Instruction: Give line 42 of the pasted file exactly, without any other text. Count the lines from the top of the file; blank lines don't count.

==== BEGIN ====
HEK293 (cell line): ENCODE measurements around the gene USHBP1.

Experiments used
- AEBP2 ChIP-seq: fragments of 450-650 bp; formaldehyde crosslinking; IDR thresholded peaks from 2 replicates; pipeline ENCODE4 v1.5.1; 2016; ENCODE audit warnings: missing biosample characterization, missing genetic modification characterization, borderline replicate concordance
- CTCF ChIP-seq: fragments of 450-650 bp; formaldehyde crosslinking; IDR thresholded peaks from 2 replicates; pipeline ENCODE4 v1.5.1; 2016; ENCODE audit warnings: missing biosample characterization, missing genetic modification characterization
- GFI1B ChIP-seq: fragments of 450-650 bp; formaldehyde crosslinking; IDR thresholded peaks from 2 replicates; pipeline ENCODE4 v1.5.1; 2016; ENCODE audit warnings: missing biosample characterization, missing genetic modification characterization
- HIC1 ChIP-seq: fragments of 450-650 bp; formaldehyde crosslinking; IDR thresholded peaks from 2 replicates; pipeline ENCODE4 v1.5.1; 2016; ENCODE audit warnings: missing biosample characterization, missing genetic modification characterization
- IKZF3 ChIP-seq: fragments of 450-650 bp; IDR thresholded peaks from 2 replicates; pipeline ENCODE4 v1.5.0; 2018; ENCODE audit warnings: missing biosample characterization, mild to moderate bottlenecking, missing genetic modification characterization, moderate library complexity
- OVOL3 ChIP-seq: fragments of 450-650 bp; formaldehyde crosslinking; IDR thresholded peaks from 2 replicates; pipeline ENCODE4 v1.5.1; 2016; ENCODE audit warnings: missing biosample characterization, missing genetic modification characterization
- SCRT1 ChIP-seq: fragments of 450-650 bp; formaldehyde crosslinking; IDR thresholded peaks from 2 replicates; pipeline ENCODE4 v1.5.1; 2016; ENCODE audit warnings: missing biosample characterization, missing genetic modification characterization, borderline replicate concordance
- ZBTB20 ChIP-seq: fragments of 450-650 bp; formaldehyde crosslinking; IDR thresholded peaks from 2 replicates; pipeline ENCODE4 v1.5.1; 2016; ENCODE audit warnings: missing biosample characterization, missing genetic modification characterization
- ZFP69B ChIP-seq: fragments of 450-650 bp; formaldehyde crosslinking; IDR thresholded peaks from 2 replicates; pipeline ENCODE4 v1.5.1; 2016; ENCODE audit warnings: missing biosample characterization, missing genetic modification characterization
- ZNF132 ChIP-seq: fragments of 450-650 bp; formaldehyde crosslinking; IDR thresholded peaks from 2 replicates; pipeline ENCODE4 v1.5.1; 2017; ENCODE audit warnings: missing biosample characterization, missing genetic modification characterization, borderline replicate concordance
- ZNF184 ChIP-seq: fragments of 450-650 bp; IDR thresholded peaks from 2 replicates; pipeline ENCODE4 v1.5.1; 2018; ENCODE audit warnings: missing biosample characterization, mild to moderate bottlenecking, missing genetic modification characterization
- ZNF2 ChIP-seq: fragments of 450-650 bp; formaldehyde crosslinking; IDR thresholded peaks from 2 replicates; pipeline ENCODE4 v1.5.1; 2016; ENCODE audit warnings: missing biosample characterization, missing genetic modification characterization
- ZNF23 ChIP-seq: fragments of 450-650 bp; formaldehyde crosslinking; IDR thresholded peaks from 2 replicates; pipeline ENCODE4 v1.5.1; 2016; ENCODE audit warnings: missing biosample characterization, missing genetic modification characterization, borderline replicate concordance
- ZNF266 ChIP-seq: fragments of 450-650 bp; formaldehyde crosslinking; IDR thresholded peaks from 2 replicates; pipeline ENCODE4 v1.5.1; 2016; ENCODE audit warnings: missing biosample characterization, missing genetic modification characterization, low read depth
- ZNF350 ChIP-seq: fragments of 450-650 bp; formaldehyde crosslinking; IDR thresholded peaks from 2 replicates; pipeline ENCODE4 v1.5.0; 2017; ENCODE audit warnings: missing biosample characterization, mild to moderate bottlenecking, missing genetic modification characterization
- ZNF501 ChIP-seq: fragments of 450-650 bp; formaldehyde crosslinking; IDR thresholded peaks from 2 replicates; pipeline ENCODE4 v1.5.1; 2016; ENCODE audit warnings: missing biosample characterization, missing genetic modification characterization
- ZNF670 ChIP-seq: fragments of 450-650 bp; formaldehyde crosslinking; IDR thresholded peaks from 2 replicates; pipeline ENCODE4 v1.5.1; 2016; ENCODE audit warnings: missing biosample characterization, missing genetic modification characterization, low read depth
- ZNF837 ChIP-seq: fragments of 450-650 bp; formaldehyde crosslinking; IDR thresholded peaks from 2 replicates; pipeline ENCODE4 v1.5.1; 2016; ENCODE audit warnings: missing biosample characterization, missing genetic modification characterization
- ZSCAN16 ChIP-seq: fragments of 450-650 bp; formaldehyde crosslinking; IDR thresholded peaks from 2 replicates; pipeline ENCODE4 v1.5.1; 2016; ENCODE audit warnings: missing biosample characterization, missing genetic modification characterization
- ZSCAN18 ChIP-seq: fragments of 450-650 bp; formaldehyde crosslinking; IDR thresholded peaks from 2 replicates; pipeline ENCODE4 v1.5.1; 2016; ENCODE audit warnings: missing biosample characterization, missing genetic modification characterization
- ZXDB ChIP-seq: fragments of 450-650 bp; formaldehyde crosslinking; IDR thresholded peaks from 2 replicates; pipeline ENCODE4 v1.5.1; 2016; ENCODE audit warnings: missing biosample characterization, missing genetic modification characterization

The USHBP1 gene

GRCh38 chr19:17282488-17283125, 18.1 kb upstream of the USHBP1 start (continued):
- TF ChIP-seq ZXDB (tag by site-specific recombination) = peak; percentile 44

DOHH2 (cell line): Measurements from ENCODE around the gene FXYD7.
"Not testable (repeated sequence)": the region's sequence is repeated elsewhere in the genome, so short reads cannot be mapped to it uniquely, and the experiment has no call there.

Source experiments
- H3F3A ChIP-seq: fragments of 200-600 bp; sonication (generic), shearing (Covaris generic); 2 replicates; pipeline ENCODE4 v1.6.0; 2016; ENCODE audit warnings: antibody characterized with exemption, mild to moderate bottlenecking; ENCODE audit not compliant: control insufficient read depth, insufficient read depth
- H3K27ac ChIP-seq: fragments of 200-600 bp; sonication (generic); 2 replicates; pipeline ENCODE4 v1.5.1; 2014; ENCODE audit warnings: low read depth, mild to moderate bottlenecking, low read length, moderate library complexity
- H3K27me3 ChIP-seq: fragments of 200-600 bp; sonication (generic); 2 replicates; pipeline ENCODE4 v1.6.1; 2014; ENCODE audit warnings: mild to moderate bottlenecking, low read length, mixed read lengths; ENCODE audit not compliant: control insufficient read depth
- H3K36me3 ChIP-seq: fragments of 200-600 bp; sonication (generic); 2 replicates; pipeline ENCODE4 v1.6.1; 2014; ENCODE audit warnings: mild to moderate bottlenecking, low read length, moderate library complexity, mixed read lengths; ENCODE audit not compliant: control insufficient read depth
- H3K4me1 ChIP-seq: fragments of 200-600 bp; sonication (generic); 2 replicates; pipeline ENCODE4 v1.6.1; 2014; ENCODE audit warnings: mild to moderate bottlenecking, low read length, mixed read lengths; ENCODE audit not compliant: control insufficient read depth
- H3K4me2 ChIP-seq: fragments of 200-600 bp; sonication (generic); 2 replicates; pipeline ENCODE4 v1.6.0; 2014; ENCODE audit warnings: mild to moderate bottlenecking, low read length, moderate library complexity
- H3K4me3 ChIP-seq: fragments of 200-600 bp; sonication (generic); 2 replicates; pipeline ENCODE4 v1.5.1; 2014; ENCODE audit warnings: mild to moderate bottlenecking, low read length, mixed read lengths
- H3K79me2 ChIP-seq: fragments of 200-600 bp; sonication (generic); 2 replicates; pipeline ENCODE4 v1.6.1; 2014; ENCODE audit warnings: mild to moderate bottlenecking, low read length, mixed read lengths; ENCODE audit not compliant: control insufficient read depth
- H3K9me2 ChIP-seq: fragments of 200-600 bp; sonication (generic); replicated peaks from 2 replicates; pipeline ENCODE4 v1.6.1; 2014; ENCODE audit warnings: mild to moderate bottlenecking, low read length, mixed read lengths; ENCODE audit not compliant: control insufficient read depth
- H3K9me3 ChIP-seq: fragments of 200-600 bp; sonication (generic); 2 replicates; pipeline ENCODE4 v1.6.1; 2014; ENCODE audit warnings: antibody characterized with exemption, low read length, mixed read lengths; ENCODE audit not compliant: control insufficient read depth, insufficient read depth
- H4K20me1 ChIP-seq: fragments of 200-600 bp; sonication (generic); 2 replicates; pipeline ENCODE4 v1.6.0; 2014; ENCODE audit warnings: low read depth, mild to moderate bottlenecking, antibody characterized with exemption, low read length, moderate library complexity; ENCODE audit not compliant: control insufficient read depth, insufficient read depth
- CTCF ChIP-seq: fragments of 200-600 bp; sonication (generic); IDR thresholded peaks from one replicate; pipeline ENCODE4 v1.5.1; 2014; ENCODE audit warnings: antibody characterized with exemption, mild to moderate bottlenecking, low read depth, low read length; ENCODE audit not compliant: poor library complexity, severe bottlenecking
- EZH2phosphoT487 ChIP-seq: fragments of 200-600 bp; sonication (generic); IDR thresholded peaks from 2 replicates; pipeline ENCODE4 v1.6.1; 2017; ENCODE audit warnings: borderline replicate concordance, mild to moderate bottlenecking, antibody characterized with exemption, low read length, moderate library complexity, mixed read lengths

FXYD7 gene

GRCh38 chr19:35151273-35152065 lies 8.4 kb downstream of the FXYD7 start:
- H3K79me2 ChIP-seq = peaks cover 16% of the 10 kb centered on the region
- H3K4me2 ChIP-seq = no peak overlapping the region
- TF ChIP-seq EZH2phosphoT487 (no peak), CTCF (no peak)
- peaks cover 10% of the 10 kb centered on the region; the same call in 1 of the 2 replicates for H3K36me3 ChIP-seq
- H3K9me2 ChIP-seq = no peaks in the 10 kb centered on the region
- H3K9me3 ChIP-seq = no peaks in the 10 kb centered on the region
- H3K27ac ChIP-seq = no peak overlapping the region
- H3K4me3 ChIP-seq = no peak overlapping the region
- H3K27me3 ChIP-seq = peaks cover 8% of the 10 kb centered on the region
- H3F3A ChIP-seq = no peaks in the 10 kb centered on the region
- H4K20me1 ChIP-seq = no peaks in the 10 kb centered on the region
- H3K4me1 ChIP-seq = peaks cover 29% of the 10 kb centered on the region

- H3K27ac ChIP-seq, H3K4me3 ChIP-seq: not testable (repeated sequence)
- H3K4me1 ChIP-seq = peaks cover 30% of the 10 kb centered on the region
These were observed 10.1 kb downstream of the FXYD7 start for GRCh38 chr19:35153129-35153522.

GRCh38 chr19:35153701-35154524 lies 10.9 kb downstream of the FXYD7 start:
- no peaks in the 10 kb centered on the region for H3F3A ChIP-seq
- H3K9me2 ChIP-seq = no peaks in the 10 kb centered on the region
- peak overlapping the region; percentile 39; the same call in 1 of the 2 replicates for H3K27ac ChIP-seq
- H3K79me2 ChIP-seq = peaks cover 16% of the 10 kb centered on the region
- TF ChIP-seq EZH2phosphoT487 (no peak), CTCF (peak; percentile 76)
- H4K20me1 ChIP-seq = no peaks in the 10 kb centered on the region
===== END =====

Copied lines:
- EZH2phosphoT487 ChIP-seq: fragments of 200-600 bp; sonication (generic); IDR thresholded peaks from 2 replicates; pipeline ENCODE4 v1.6.1; 2017; ENCODE audit warnings: borderline replicate concordance, mild to moderate bottlenecking, antibody characterized with exemption, low read length, moderate library complexity, mixed read lengths